The best way of improving your skills at something is to actually do it. The old saying that practice makes perfect is mostly true. I am one of those people who don't believe that perfection is possible as there is always room for improvement. The second best way of learning is by learning through others. That is at least the excuse that I use when playing games. Just playing a game is not enough, though. To learn from a game you need to think about why you are enjoying the game. Think about why the elements work. Often even the annoying things serve a purpose. I have found that it is easier to learn from a bad game than a good game as the mistakes that make the game un-enjoyable tend to stand out far more than things that make a game good.
My sister got me Torchlight II as an early birthday present (yes, she told me I could install and play it before my birthday this Sunday) so I decided to take a look at why this game is getting such good reviews. I am only a few hours into the game but have enjoyed the game so far. The biggest lesson to be learned is that small cute dogs can be extremely vicious.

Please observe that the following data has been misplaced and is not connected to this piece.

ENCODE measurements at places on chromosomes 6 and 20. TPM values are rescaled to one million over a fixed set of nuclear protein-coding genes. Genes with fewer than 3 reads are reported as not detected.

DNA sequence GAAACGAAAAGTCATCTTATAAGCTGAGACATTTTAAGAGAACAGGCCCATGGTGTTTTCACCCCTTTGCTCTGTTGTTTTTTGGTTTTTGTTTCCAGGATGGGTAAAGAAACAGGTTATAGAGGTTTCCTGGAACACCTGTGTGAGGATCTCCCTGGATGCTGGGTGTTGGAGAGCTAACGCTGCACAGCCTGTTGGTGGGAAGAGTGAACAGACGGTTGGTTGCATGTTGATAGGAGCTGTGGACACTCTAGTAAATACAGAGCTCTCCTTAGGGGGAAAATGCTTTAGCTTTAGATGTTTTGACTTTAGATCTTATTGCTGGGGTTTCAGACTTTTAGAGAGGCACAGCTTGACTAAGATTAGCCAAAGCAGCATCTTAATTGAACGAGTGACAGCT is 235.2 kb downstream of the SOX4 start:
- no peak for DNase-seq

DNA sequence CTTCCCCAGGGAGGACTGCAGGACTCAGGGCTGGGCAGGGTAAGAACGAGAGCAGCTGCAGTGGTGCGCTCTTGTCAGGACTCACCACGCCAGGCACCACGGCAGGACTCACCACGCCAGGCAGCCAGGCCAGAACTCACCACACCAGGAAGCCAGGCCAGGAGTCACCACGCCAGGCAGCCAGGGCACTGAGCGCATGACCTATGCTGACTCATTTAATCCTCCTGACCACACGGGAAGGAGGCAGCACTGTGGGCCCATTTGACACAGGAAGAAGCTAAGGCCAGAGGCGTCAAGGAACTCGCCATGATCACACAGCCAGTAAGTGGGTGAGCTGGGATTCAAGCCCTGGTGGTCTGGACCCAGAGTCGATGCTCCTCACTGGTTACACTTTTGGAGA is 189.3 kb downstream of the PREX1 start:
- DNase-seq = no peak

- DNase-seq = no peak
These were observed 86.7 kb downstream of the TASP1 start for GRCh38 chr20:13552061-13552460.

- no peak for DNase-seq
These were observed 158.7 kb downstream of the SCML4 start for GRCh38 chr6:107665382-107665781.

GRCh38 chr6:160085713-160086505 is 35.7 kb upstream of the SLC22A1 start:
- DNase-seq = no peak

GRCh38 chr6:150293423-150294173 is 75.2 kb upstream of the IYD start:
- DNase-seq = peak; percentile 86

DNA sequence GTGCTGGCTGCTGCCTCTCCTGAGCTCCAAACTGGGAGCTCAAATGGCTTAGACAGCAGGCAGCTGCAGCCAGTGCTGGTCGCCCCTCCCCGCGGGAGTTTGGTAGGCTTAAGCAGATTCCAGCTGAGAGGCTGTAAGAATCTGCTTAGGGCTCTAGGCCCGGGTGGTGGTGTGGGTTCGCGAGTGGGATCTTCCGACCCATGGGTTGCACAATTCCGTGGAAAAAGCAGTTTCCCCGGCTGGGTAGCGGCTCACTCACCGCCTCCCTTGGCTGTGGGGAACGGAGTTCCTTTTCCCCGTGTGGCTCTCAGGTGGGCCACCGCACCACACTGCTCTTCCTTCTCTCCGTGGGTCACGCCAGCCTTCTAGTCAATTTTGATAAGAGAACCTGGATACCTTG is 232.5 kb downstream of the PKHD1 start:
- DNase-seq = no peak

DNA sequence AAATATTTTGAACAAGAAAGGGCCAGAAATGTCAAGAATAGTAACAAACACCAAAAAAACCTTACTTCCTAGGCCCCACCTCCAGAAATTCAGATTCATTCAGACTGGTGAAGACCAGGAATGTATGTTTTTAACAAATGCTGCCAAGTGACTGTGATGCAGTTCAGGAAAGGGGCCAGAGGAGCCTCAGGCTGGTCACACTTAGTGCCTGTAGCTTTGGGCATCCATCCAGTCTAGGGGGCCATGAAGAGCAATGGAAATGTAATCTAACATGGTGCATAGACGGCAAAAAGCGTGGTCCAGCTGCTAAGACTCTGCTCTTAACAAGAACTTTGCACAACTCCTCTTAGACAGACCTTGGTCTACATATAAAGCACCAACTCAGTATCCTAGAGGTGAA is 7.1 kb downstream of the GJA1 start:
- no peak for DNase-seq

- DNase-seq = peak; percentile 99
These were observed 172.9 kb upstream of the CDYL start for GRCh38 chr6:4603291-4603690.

The game supposedly randomly generates the maps to increase the replay-ability. The levels I have played so far are pretty good but I have noticed that a lever puzzle was repeated making my second attempt at getting the treasure exceedingly easy as I knew exactly what steps were needed to solve the puzzle. What I suspect is going on is that the random dungeon uses a mix of random dungeon generation and canned chunks of dungeon.
This is actually a good approach to take, as it gives the replay-ability of randomly generated dungeons while also giving the much more streamlined and thought out designs that human created maps have. For me, and probably a large number of Torchlight players, this random generation of maps is lost on me as I have such a backlog of games that it is unlikely I will be replaying the game multiple times.
One advantage of hand-crafting the maps, at least in theory, is that it gives the designer more control of the game difficulty. Torchlight II appears to have solved this problem by using the player's current level when generating the quest map. So far every map I have come across has had the levels exactly mach my current level. I am not sure if this is actually the case or my exploration has just coincidently matched the level suggestions. I am hoping the later as one advantage that canned levels have is that it is possible to grind if the game gets too difficult. If all the levels are based on the level I am when I reach the quest then if the game is getting too hard, I am going to have problems.